In the Bell, Adderbury (pic by Caroline Watsham)
Noel Richards Song
Back to the Mill to leave the car overnight and walk to the boat, where we turned on the Webasto, as it was cool. There was a car in the car park opposite with an alarm going off every few seconds, and then it finally stopped.
No boating today
Tue 14th April
Banbury to Upper Heyford
The forecast was for a hot day, but it was cool again in the morning, so we had the Webasto going. James set off back to Enterprise with the hire car and got lost again. Why don’t the car hire companies provide a simple street map showing their location? He filled up the fuel tank - £16.50. The car cost just over £20 for the day.
A walk back via a burger van and a quick departure, as we had some distance to cover. We met Peter of Petula (BCF) moored just after Morrisons. There was also a boat called Wren’s Nest, which had a fish sign in the window.
A short while later, all our domestic electrics went. We had the washing machine going, and Hazel fancied a slice of toast. At that point the washing machine stopped, and the toaster stopped working. Hazel tested the lights and pumps – nothing.
We contacted Mick, the boat fitter, but there was nothing he could do at a distance, so we decided to call in at Aynho Wharf to see if someone could sort us out. A guy called Mack identified the problem – the master fuse had blown. It was 150a, so he replaced it with a 250a. They should have 400a, but the wiring was not big enough (Should be 50mm, not 40mm)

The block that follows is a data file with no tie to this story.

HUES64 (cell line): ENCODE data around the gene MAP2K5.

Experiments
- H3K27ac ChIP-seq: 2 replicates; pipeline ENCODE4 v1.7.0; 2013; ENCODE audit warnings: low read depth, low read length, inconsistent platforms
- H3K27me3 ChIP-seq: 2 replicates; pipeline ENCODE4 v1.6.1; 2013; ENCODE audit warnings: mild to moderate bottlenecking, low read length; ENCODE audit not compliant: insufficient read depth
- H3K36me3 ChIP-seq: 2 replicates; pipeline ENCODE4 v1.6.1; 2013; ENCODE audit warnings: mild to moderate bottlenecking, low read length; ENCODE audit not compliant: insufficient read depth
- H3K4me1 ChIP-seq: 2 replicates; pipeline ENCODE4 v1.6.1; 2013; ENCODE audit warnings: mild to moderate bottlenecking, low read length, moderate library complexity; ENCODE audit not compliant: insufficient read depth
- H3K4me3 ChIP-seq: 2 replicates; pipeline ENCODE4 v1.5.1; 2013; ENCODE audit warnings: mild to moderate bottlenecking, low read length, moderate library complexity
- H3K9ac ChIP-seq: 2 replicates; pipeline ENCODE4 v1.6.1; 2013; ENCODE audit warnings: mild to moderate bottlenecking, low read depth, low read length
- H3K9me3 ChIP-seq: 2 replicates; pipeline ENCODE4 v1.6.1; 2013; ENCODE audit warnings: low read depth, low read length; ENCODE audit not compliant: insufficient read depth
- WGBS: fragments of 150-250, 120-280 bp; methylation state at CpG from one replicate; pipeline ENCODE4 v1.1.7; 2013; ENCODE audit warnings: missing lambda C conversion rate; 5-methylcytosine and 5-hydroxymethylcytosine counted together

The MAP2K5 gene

We took on some diesel while we there (70p). A boat called Ada of Ashby came alongside while we were there – very nice people.
Crossing the Cherwell at Aynho Weir
Aynho Weir Lock
Rough weather warning
It was a glorious day, and saw some wildlife: a kingfisher, a swallow, our first orange tip butterfly, a red kite, a buzzard, two kestrels seemingly courting, a sandpiper, and we heard a curlew.
We passed Ada of Ashby moored at Somerton. We didn’t get as far as we wanted to due to the two hours at Aynho, so we stopped between bridges 202 and 203 at Upper Heyford. A pleasant mooring except for occasional train noise. Hazel hung out the washing, which had completed the cycle.
6 locks, 11 miles
Wed 15th April
Upper Heyford to Kidlington Green
We had a heavy dew this morning, then eventually it was very hot for the time of year. 250C
Away from it all
Approaching Dashwood Lock
Most of the locks seemed to be half full due to leakage. We saw a group of five kites circling on a thermal. A lovely day. We spotted a sandpiper and a kingfisher.
White blossom everywhere
At Bakers Lock there was a pair of boats going down. The butty went first, then another boat came up, and the motor went down to pair up with the butty. Meanwhile we had filled the lock again and started down behind them. This is a river section and we managed to pass the pair as they were going very slowly. The next lock was Shipton Weir Lock, and we were through that and we left it filling again for them before they had arrived.
At Thrupp we filled the water tank, very slowly, before going through the lift bridge, operated by a CRT man. We moored just before the cottages, and Anne Clark arrived with David, to take us to a Harvester pub in Kidlington. It was good to catch up with them once more.
Back at the boat, we met Tranquillity Too, a BCF boat, just as we were setting off. Dragonfly was also moored there. We stopped an hour later just above Kidlington Green Lock, which was a fairly peaceful mooring.